A Military Dictionary and Gazetteer: Comprising Ancient and Modern Military Technical Terms, Historical Accounts of All North American Indians, as Well as Ancient Warlike Tribes; Also Notices of Battles from the Earliest Period to the Present Time, with a Concise Explanation of Terms Used in Heraldry and the Offices Thereof. The Work Also Gives Valuable Geographical Information. Comp. from the Best Authorities of All Nations. With an Appendix Containing the Articles of War, Etc (Google eBook)
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15th century allies ancient angle armor arms army Articles of War artillery attack Austrians bastion battery battle Bavaria besieged body bore breech called cannon capital captured carriage case-shot cavalry centre century charge civil command Confederate conquered consists corps court-martial Danube defeated defense ditch Duke duty emperor empire enemy England English feet fire flank force formerly fortified fortress fought France French front fuze gabions garrison guard heraldry horse inches India Indians infantry inhabitants iron island Italy king kingdom knights March meal powder ment metal miles military sense mortars officers Ordnance parapet peace Persian piece ponton possession Prince prisoners projectile province rank regiment rifle river Romans Russians Saracens shell shot side siege signifies soldiers Spain steel taken term tion took town of France treaty tribe troops trunnions Turks U. S. service United victory village wrought iron
Page 110 - If, upon marches, guards or in quarters, different corps of the army shall happen to join or do duty together, the officer highest in rank of the line of the army, marine corps or militia, by commission, there on duty or in quarters, shall command the whole, and give orders for what is needful to the service, unless otherwise specially directed by the President of the United States, according to the nature of the case.
Page 327 - ... and safety of the army, and of such deception as does not involve the breaking of good faith either positively pledged, regarding agreements entered into during the war, or supposed by the modern law of war to exist. Men who take up arms against one another in public war do not cease on this account to be moral beings, responsible to one another, and to God.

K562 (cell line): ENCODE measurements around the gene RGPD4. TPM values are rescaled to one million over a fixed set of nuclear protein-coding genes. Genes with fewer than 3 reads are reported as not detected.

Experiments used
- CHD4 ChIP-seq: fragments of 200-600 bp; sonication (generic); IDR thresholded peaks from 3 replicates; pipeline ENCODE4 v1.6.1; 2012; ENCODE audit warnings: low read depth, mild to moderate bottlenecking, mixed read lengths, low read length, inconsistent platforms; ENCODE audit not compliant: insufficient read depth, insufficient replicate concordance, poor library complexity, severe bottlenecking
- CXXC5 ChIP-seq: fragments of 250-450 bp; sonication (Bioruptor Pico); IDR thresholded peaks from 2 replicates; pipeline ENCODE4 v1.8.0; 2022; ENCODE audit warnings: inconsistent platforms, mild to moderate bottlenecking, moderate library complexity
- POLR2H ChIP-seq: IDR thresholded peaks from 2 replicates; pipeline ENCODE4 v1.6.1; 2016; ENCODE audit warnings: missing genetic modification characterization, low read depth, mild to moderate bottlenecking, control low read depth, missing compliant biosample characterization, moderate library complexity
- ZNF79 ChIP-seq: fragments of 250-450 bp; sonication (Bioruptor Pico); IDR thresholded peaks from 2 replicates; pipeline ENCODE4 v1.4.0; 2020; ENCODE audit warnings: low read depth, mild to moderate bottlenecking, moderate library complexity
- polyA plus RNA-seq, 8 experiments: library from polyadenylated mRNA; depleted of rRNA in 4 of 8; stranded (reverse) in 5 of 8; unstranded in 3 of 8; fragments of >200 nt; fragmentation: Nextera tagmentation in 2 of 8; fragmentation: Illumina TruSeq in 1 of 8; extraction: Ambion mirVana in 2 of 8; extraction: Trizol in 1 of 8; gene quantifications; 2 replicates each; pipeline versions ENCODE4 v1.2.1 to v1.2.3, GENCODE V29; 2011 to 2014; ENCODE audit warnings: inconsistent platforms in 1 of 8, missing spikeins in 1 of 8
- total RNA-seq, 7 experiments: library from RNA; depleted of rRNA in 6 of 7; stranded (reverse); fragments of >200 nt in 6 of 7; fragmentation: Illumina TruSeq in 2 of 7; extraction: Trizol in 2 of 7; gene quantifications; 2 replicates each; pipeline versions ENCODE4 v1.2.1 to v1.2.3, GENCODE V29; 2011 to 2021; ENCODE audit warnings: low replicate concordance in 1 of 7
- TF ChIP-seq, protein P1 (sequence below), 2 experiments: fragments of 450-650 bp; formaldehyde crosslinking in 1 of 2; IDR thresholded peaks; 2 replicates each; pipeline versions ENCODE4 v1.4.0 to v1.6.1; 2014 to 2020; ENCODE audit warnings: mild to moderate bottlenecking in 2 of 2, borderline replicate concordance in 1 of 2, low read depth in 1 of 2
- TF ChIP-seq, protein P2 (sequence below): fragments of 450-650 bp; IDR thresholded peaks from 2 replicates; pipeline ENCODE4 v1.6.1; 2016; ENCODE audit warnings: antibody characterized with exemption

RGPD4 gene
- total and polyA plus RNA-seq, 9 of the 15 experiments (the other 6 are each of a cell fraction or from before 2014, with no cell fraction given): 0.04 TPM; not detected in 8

Page 256 - No person shall be liable to be tried and punished by a general court-martial for any offense which appears to have been committed more than two years before the issuing of the order for such trial, unless, by reason of having absented himself, or of some other manifest impediment, he shall not have been amenable to justice within that period.
Page 477 - A prisoner of war, being a public enemy, is the prisoner of the Government and not of the captor. No ransom can be paid by a prisoner of war to his individual captor or to any officer in command. The Government alone releases captives, according to rules prescribed by itself.
Page 98 - ART. 71. When a member shall be challenged by a prisoner, he must state his cause of challenge, of which the court shall, after due deliberation, determine the relevancy or validity, and decide accordingly; and no challenge to more than one member at a time shall be received by the court.
Page 327 - Military necessity does not admit of cruelty, that is, the infliction of suffering for the sake of suffering or for revenge, nor of maiming or wounding except in fight, nor of torture to extort confessions. It does not admit of the use of poison in any way, nor of the wanton devastation of a district.
Page 406 - HISTORY), means that portion of the kingdom over which the English rule and English law was acknowledged. There is so much vagueness in the meaning of the term, that a few words of explanation appear necessary. The vagueness arises from the great fluctuations which the English authority underwent in Ireland at various periods, and from the consequent fluctuation of the actual territorial limits of the Pale. The designation dates from the reign of John, •who distributed the portion of Ireland then...
Page 327 - ... every enemy of importance to the hostile government, or of peculiar danger to the captor; it allows of all destruction of property, and obstruction of the ways and channels of traffic, travel, or communication, and of all withholding of sustenance or means of life from the enemy...
Page 89 - This rule does not interfere with the right of the victorious invader to tax the people or their property, to levy forced loans, to billet soldiers, or to appropriate property, especially houses, lands, boats or ships, and churches, for temporary and military uses.